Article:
Annex - Darnell, Linda_NRFPT_07

As a classic film fan, and particularly as a student of Hollywood noir, I adore Linda Darnell. Her bold no-nonsense style coupled with dark, stunning looks make her an actress I find it hard to look away from. (Those lips! Those eyes! That hair!) So, when The Wonderful World of Cinema and The Good Old Days of Classic Hollywood came up with the idea for their Marathon Stars Blogathon, asking film bloggers to pick an actor and deepen our experience by watching more of their work than we’d already seen, Linda Darnell was my star of choice.



In prepping for this Blogathon, I watched (and in some cases rewatched) films both within and beyond the noir genre. In addition, I read the complex history of her too-short life. (Feel free to skip to “FILMS” below if the personal doesn’t much interest you.) Born Monetta Eloyse Darnell in Dallas, Texas on October 16, 1923, the actress’s youthful home featured an absent father and a pushy stage mother who ignored her other children to push Monetta into stardom. With a sweet, quiet temperament and after a series of beauty pageants, she won a Hollywood contract at only 14, only to be sent back home until she was 16 and deemed old enough — only because two studios (Twentieth Century-Fox and RKO) were competing over her. By Twentieth Century-Fox’s Darryl F. Zanuck, she was put immediately into a new name and adult roles, and success soon followed. Her work with Tyrone Power cemented her early stardom, particularly in Hispanic roles, including Lolita Quintero in The Mark of Zorro (1940) and Carmen Espinosa in Blood and Sand (1941).

Like many actresses before her, Hollywood life was a roller coaster, and soon Darnell found she had lost Darryl F. Zanuck’s interest. She was cast in secondary roles and only for her looks. She took a chance and got the studio to loan her out for a seductive, bad girl role in Douglas Sirk’s Chekov adaptation Summer Storm (1944). This sparked new enthusiasm for the actress despite Zanuck’s warnings, and she got to choose her next vehicle, which was the Edwardian noir and box-office success Hangover Square (1945). This led to great acclaim in Otto Preminger’s Fallen Angel (1945), for which she was deemed Oscar-worthy by the director and critics. After a turn as Tuptim in Anna and the King of Siam, she was pushed by Zanuck immediately into John Ford’s My Darling Clementine (1946). For the forgettable role of Chihuahua, she had to lose 12 lbs. and was told by Ford she was wrong for the role.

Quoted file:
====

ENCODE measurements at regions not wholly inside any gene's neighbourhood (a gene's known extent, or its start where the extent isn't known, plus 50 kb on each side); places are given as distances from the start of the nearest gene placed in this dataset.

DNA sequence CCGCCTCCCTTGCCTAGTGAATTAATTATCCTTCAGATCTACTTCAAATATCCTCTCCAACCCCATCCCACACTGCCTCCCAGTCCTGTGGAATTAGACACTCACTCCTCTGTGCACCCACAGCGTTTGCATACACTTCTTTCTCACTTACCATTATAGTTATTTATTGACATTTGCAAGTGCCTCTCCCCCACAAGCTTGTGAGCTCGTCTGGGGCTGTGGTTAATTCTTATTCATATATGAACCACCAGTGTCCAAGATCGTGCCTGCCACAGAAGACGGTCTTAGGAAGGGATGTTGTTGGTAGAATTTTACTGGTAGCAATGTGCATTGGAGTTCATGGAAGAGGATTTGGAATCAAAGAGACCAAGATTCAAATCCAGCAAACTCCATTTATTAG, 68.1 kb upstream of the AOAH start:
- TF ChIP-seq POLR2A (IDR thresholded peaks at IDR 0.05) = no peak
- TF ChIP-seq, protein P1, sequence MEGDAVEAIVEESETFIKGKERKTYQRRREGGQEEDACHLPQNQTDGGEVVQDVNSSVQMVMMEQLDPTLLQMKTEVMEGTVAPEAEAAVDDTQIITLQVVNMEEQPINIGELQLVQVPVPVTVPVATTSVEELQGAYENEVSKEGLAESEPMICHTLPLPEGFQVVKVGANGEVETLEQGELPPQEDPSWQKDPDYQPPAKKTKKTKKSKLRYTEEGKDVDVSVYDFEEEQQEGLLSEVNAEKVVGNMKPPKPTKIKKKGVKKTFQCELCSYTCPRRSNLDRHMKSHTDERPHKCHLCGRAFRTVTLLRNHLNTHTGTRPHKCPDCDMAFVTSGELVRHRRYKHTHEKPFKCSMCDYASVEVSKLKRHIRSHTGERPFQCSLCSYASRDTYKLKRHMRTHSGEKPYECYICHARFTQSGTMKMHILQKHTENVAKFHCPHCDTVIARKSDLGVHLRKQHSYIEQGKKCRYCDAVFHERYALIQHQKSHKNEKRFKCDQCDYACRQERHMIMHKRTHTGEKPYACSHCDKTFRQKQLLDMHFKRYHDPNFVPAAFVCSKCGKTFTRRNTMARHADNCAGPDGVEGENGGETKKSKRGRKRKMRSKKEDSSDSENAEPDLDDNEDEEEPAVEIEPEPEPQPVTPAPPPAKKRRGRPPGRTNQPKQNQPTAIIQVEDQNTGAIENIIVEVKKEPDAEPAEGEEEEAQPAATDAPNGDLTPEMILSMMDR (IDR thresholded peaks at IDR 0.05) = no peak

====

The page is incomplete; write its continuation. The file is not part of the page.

Preminger caught hold of her again for Forever Amber (1947), where both the audition process and the changing of Darnell into a 17th-century redhead was gruelling, as was her required dieting, leading to collapses from exhaustion. When the ambitious, expensive project was finally over, Darnell took several other solid roles before she captured the public’s heart once more with her hard-edged role in A Letter to Three Wives (1949) opposite Paul Douglas. Next came the picture Darnell called the only “good picture” she ever made, No Way Out (1950), opposite Richard Widmark and Sydney Poitier.

The 1950s, however, led to television and the end of her contract. Darnell worked on several films in Europe, returned home to play several television parts, and finally took stage roles.

Darnell’s romantic life was as dramatic as her acting life. She married cameraman Peverell Marley in 1943, when she was 19 and Marley was 42. Though frowned upon by the studio and many who knew her, the two stayed together and adopted a daughter. And Darnell began to drink. Subsequently, during the shooting of A Letter to Three Wives in 1948, she began a six-year affair with Joseph L. Mankiewicz, though he would never leave his wife for her. When this ended, she dated and married several others and fought increasingly heavy drinking. Eventually, she sobered and faced the future with more optimism, planning stage work and a return to film. However, one night in 1965, after watching her 1940 film Star Dust on television at her former secretary’s home, the house caught fire and burned over 80% of Darnell’s body. She died the next day at age 41.